I know Dr. John Davis would be thrilled that I am profiling him once again. But he would be even more thrilled if he knew this profile had somehow encouraged each one of you to pursue adventure, to live life with gusto, and to love each other like there is no tomorrow.

As you look forward into a new year, take John’s enthusiasm for life and pass it on to everyone you come in contact with on a daily basis as well as your children, family, and friends. Age well. Embrace adventure. Pursue your dreams. Climb a mountain. Go four-wheeling. Golf until they have to carry you off the course. Be a good person. Because I promise that when the end comes, none of us will ever regret a life well lived.

Vicky DeCoster is a Certified Life Coach who specializes in helping her clients move past obstacles, create a plan for happiness, and cross the bridge of transition to find a new and fulfilling direction in life. To read more about her and her practice, visit her at crossthebridgecoaching.com.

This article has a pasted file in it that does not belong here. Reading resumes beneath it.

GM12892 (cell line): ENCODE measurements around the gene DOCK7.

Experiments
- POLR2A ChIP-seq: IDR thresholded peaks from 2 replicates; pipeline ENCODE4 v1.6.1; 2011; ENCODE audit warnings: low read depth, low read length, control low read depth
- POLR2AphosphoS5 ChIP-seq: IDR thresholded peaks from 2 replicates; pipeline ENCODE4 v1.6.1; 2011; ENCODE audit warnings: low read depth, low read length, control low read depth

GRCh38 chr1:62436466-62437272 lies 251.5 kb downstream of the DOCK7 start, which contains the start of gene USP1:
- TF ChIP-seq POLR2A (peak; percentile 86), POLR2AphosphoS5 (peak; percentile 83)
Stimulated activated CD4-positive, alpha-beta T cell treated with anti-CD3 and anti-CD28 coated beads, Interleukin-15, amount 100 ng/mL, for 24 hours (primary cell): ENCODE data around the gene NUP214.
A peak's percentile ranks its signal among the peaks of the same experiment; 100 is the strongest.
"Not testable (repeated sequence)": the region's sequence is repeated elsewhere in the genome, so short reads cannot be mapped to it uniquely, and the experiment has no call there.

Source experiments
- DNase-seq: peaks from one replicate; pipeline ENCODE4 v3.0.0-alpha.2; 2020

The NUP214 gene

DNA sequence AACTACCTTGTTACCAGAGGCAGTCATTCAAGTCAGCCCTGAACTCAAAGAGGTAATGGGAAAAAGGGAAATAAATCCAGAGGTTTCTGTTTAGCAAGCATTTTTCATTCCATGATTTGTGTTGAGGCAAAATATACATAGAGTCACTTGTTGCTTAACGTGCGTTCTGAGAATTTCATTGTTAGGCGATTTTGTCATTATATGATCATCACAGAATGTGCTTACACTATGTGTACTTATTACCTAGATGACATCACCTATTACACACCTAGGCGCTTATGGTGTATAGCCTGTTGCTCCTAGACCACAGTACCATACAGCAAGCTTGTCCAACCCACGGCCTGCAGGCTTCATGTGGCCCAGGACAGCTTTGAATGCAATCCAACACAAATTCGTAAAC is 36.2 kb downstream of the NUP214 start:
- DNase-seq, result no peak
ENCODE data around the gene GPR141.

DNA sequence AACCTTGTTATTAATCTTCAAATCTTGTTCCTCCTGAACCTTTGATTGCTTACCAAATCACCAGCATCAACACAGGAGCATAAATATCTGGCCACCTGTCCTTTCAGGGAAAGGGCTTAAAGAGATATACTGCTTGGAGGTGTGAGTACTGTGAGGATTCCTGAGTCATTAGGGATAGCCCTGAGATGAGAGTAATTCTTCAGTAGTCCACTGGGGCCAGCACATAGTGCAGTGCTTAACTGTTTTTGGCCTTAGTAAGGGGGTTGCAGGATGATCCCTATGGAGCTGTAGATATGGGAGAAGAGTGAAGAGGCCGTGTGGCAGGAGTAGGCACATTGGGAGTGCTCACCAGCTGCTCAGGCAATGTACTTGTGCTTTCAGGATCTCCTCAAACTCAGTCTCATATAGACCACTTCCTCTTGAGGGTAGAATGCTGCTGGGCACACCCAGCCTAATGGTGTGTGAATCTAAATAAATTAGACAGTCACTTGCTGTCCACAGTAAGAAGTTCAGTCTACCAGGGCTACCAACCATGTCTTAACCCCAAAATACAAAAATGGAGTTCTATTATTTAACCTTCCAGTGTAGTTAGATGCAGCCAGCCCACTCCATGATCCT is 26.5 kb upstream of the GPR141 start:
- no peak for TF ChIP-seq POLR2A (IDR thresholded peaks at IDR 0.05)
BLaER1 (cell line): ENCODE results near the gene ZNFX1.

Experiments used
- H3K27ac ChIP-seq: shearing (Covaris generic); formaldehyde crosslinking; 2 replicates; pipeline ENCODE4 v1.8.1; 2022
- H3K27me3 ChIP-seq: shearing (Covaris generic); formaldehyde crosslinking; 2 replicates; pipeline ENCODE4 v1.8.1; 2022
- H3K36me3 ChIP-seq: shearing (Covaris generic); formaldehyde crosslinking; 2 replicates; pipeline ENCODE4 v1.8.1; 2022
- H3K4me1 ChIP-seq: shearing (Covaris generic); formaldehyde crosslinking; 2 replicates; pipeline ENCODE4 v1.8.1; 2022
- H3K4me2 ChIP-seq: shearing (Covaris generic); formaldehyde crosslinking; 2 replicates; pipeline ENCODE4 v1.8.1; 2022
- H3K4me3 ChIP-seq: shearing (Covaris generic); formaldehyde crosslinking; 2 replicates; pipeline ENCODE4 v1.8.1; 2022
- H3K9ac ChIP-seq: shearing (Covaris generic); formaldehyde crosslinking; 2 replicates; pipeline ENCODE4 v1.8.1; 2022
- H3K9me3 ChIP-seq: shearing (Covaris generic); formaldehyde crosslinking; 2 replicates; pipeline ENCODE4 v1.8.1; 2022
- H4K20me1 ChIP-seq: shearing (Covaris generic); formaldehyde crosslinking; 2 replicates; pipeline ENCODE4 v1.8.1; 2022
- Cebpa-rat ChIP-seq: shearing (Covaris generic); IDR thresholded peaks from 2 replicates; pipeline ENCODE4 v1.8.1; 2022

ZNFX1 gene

Why I Became a Life Coach

Vicky on a hike in the Beartooth Mountain Range, Montana, 2018

Vicky on a hike in the Beartooth Mountain Range, Montana, 2018

It’s a question I’m often asked: Why did you become a life coach? I am often reluctant to answer because as a life coach, the focus is on my clients, not me. When pressed, my answer is always short and simple: Because I love to help people find answers to their deepest questions about themselves and the world around them. But really it goes much deeper than that for me. Coaching others to achieve fulfillment, inner-peace, and their truth is my destiny. In short, I feel it is what I have been put on this earth to do.

As a professional writer for many years, I have become accustomed to questioning life and people around me. In doing so, I have learned that we all have a compelling story to tell. For decades, I had been informally guiding others through major decisions and obstacles when I decided to pursue a certification in life coaching. As my children matured and entered college and the world beyond, I knew it was time for me to follow my own dream. As I stepped outside my comfort zone and began an intensive training course, I was reintroduced to my love of engaging in the kind of deep conversations that instigate introspective reflection and inspire positive change.